Photochemical etching, also known as photochemical machining or photoetching, is a process that uses a combination of light and chemicals to selectively remove material from a substrate.
It is commonly used in the manufacturing industry to create high-precision metal parts, including electronic components, aerospace parts and medical devices. While photochemical etching offers many advantages over traditional metalworking methods, it also requires careful consideration of several technical factors to achieve the desired results.
The first step in photochemical etching is to create a design for the part that will be etched. This design must consider several technical considerations, including the thickness and type of material being used, the desired level of precision, and any post-processing required. It is important to work closely with an experienced etching supplier to ensure that the design is optimised for the photochemical etching process.
The substrate material used in photochemical etching must be compatible with the chemical solution. Typically, metals such as stainless steel, copper, and brass are used in photochemical etching, but it is also possible to etch non-standard metals with specialist chemistries.
Generally, chemical etching is best suited to thin materials ranging from 0.01mm to 2.5mm thick, with a maximum sheet size of 1500mm x 600mm.
The thickness and size of the material can also affect the cost of the etching process, with thinner materials requiring less etchant exposure time. Subject to design, thicker materials may require multiple etching steps or longer exposure times to achieve the desired pattern or design.
Chemical etching can create features which are much smaller than traditional mechanical machining techniques. Sizes as small as a few microns can be produced, with the smallest etched feature size being determined by the material thickness and having a typical 1:1 ratio. The accuracy of any through-etched feature can be down to ±10% of the material thickness or a minimum of ±0.025mm.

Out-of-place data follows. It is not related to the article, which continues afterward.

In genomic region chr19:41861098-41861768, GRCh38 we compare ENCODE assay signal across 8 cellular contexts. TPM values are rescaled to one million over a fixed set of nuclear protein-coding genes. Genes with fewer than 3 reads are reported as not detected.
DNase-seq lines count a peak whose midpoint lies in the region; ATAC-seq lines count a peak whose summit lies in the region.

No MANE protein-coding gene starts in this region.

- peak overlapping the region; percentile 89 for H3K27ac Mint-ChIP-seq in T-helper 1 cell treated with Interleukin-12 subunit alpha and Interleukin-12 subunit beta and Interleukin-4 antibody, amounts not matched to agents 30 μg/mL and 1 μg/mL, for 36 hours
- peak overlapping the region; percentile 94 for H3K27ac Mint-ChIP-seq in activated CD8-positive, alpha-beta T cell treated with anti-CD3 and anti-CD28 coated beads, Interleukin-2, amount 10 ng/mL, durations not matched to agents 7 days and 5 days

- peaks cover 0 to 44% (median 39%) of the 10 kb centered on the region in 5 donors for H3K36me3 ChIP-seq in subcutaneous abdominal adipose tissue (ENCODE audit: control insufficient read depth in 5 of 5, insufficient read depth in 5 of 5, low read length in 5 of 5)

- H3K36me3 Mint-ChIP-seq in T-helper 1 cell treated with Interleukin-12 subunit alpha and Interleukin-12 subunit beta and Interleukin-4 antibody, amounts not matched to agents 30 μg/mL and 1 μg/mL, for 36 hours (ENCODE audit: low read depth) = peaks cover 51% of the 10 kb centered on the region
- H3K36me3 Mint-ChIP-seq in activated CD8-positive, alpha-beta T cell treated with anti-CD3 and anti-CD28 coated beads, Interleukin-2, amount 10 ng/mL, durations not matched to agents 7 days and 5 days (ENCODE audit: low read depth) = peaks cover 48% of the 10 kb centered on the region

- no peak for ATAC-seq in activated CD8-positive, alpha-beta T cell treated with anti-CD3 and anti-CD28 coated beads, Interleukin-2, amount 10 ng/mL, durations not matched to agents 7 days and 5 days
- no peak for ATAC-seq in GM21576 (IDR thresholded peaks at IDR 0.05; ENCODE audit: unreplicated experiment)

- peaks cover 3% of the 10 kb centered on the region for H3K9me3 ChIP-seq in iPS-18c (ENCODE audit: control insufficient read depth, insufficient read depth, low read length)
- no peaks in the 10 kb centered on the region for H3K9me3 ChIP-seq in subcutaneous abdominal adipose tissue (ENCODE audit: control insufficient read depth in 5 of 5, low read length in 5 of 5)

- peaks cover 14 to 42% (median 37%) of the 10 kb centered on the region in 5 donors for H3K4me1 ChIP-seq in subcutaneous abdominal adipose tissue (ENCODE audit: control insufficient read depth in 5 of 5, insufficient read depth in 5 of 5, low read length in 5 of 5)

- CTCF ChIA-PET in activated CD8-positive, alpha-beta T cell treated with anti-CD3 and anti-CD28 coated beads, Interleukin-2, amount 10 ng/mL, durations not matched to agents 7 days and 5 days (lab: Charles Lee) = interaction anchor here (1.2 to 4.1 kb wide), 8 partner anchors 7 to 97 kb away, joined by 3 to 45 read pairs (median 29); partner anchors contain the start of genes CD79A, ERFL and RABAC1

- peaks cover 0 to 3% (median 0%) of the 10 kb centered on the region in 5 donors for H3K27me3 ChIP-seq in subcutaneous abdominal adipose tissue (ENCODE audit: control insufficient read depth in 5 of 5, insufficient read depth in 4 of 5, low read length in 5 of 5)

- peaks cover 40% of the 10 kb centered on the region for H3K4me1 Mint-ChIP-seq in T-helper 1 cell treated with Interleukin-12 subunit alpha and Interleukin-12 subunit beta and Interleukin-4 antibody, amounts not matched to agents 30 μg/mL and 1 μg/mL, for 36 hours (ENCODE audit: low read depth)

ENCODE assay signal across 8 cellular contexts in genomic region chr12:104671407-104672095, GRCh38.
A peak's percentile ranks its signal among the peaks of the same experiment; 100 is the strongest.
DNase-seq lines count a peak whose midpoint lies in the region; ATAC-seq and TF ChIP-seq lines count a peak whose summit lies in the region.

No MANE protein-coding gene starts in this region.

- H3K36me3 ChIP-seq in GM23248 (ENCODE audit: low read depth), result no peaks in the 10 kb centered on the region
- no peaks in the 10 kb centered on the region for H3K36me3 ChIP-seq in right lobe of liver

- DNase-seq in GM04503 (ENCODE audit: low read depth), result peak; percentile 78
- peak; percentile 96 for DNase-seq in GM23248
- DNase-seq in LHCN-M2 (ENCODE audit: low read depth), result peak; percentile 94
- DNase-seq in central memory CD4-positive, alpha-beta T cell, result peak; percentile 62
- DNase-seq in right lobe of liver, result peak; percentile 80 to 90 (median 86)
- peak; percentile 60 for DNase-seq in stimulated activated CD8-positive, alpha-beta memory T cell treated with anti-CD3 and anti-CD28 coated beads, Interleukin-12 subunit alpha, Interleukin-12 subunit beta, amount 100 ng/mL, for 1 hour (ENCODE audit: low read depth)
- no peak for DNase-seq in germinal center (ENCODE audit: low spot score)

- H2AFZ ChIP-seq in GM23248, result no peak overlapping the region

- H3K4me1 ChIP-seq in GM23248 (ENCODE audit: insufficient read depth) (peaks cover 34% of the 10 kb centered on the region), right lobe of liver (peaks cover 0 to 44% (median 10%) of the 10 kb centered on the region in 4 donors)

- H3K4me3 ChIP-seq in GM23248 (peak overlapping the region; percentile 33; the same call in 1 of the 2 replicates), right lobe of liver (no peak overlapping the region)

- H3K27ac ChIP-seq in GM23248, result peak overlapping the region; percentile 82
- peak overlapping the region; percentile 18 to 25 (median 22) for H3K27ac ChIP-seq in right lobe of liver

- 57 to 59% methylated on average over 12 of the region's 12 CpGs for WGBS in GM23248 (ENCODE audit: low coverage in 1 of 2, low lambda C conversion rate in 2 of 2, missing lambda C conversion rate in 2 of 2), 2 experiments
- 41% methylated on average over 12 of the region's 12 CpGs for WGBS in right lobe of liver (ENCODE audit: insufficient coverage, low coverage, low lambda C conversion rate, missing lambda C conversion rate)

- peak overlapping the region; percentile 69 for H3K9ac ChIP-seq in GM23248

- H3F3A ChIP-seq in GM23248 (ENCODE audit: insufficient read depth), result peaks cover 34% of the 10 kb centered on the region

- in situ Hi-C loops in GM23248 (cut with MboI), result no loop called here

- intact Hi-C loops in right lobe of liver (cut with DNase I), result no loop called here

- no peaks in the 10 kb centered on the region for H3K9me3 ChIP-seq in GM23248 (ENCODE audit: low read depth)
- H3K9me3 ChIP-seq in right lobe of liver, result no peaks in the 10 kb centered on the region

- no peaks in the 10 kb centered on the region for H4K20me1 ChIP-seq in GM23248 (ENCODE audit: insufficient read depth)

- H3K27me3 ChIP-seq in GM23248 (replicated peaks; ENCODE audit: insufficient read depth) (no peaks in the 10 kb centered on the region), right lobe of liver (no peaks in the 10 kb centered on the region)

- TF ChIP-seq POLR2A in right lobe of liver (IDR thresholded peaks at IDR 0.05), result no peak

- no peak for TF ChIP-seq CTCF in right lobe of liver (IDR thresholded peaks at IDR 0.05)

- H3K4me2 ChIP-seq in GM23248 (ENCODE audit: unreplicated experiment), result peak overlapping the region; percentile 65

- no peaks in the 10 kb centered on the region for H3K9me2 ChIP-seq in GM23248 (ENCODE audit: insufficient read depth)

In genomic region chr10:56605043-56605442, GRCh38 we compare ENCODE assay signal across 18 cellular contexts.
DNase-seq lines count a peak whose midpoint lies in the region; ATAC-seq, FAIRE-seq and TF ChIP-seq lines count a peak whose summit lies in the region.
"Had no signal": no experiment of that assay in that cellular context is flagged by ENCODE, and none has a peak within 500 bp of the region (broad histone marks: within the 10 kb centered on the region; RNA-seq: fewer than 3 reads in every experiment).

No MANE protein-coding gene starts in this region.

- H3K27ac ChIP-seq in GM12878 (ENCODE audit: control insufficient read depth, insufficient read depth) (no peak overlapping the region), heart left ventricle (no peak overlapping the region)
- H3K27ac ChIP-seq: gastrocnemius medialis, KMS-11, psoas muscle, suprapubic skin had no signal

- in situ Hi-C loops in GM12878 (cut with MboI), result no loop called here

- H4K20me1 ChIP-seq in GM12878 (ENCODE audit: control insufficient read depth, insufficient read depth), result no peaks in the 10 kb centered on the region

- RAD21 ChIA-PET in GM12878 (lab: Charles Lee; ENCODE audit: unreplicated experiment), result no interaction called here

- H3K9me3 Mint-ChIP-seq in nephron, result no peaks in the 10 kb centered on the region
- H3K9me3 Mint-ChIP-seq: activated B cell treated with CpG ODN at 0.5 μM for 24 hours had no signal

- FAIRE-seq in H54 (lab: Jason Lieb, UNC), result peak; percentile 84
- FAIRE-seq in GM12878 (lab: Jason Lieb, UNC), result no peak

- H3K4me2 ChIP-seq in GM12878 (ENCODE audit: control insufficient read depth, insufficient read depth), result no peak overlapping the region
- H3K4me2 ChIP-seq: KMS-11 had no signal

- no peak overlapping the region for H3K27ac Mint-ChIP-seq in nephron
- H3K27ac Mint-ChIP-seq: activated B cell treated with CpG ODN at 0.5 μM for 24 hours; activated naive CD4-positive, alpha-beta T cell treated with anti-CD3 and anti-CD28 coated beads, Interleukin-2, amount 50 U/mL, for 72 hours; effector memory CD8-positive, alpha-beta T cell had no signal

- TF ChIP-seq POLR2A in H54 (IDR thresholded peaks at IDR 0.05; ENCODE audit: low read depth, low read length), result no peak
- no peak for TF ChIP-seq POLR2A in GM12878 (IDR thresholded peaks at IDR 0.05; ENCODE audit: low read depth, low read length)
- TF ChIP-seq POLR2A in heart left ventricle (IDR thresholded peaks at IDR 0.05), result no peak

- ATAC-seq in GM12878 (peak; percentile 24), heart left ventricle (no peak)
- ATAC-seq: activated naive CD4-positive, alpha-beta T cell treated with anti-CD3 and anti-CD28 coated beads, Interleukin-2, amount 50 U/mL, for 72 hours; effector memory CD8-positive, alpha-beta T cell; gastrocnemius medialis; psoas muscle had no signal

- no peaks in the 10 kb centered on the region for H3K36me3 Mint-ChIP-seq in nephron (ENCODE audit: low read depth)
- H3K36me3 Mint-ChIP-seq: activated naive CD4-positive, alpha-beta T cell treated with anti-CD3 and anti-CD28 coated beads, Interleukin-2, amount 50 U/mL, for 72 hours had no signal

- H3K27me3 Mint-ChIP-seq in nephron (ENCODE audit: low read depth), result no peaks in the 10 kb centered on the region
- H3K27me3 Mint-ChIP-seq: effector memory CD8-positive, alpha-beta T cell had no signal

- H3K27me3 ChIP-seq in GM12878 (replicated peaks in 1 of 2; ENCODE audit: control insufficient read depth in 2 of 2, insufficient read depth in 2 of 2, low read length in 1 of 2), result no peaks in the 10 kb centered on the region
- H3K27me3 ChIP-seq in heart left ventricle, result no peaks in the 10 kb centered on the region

For depth-etched features, the material thickness becomes less significant. Surface features such as fluidic channels can be etched to a depth of 0.025mm, however; the width of any etched depth will increase in size at a 2:1 ratio. For example, a 0.025mm depth will have an etched width of 0.050mm.
The complexity of the design is another factor that can impact the achievable feature sizes with chemical etching. Simple designs with straight lines and curves can be etched with greater precision than complex designs with irregular shapes, patterns, and profiles. The size of the part being etched also affects the level of precision achievable, with larger parts often requiring a greater minimum etching tolerance.
During the etching process, the metal is not only etched downwards but also etched sideways, creating a v-shaped ‘cusp’ around the perimeter of the cut. This effect is known as the ‘undercut’.
The undercut, which is controllable, can be used to produce a variety of profiles, providing products with unique characteristics such as sharp cutting edges or conical openings.
The etch cusp also impacts the inside and outside corner radii of a component produced, with a minimum inside corner radii proportional to the thickness of the material. A minimum outside corner radii of 75% is typical.
An etch tag, sometimes referred to as a tie-in, is a small protrusion or indent left behind on a part after being etched. Etch tags are used to hold parts in place during the etching process or to aid in post-etching processing steps, such as part identification or assembly.
Subject to the component size, design or tolerance requirement, components can be produced without tags; however, they are usually essential when the required tolerance is less than 15% of the metal thickness.
In conclusion, photochemical etching is a highly precise manufacturing process that can produce intricate metal parts for a variety of industries. While the process offers many benefits over traditional metalworking techniques, careful consideration of several technical factors is required to achieve the desired results. Material selection, feature size and accuracy, etch cusp and corner radii, and etch tags must all be considered when designing a part for photochemical etching. By working closely with an experienced supplier, the benefits – and cost savings – of photochemical etching can be maximised to create high-precision metal parts for any application.